Now in its third year, Ashley Hall’s signature global education program is centered on making an annual school-wide commitment to creating a brighter and more sustainable future for all. This year, students and educators are focused on creating a world free of hunger by 2030. 

“One of the most important components of global education is to show the interconnectedness of peoples and cultures,” says Head of School Anne T. Weston 73 Ph.D. “Using the framework of the U.N. Sustainable Development Goals allows Ashley Hall to take a thematic approach to examining and appreciating the challenges faced across our world and provides focus for teaching, learning, and, most importantly, action.”

From ending poverty to protecting our oceans, the United Nation Sustainable Development Goals serve as a blueprint for a better world. Each year, Ashley Hall seniors choose a goal for the student body to explore, and this year, they chose to focus on Goal #2: End hunger, achieve food security, improve nutrition, and promote sustainable agriculture.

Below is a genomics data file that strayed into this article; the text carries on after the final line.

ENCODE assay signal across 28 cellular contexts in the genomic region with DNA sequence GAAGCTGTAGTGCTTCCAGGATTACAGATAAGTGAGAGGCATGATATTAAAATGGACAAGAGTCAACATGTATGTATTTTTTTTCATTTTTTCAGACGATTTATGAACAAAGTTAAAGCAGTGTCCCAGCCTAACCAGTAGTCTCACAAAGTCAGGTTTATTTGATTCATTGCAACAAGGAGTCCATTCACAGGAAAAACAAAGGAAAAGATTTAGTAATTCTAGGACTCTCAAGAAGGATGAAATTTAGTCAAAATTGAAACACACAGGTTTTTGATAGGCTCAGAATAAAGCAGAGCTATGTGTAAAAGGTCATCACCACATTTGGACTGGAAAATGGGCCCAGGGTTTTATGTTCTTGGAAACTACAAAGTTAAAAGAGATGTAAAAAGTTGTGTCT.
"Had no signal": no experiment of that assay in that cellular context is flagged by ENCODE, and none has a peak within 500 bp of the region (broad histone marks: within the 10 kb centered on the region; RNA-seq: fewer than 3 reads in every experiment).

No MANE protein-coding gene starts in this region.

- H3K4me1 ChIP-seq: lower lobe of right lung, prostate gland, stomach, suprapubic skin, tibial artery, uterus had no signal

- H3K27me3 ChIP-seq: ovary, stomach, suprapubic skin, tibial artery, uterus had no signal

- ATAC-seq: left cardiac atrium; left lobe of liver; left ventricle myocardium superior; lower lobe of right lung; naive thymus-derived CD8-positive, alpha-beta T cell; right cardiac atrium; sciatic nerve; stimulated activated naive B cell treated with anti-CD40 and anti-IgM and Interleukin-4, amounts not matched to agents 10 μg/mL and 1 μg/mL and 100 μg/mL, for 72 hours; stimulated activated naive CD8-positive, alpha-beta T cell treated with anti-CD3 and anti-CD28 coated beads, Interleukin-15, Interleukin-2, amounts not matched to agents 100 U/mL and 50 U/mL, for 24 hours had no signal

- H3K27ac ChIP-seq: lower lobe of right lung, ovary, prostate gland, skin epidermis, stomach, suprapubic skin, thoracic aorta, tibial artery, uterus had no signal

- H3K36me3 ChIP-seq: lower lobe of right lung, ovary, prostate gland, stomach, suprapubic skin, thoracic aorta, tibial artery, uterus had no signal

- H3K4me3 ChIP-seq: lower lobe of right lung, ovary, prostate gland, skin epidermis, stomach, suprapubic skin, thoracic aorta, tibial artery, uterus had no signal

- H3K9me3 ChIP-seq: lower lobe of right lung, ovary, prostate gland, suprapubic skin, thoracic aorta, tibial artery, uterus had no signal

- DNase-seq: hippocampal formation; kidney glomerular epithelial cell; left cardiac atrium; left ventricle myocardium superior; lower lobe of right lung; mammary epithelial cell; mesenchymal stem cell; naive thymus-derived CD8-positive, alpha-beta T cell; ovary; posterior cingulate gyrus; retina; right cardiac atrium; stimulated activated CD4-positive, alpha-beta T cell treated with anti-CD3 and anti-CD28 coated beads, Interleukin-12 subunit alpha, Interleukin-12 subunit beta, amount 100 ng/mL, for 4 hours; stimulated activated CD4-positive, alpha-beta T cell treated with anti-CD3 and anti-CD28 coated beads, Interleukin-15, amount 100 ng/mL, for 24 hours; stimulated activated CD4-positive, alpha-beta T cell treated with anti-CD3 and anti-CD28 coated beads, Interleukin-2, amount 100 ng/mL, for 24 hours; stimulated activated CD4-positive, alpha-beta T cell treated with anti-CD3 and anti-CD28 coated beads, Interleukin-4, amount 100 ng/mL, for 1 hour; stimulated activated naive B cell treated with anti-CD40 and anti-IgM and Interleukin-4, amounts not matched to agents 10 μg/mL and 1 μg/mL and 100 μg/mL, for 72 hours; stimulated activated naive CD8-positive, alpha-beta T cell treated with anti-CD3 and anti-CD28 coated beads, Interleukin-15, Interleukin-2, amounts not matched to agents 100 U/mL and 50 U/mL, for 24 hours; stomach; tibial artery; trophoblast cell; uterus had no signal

“I voted to focus on Goal #2 this year because I believe hunger is not only a problem that affects our country and world, but affects our local communities,” says senior Emorie Stockton ’24. “I feel as though creating a world free of hunger is only possible to begin working within our own communities, even within our own city blocks.”

Through specialized hands-on activities, community outreach, and visiting speakers, students will deepen their understanding of the intent of this global goal all year. “One of the special strengths of Ashley Hall is that we can introduce programming that creates connections across all the grade levels,” says Global Education Coordinator Jonathan Perkins who works with faculty to support curricular and extracurricular UNSDG-centered programming. 

This year, Perkins plans on doing even more on the community engagement front, especially with the greater Charleston community. Ashley Hall plans to expand upon its philanthropic efforts, including its students’ community service work with Lowcountry Food Bank and their contributions to the Ashley Hall Blessing Box

“Building awareness of local needs makes it easy for our students to understand this challenge on a global scale,” Weston adds. “I think it will be interesting for our children to explore the many systemic global issues that contribute to the problem of hunger so that they gain an appreciation for their complexity and the need for creative, courageous, and coordinated action to try to solve them. Our students will be the future leaders and citizens of this world, and we are equipping them to be thoughtful, discerning, and caring.”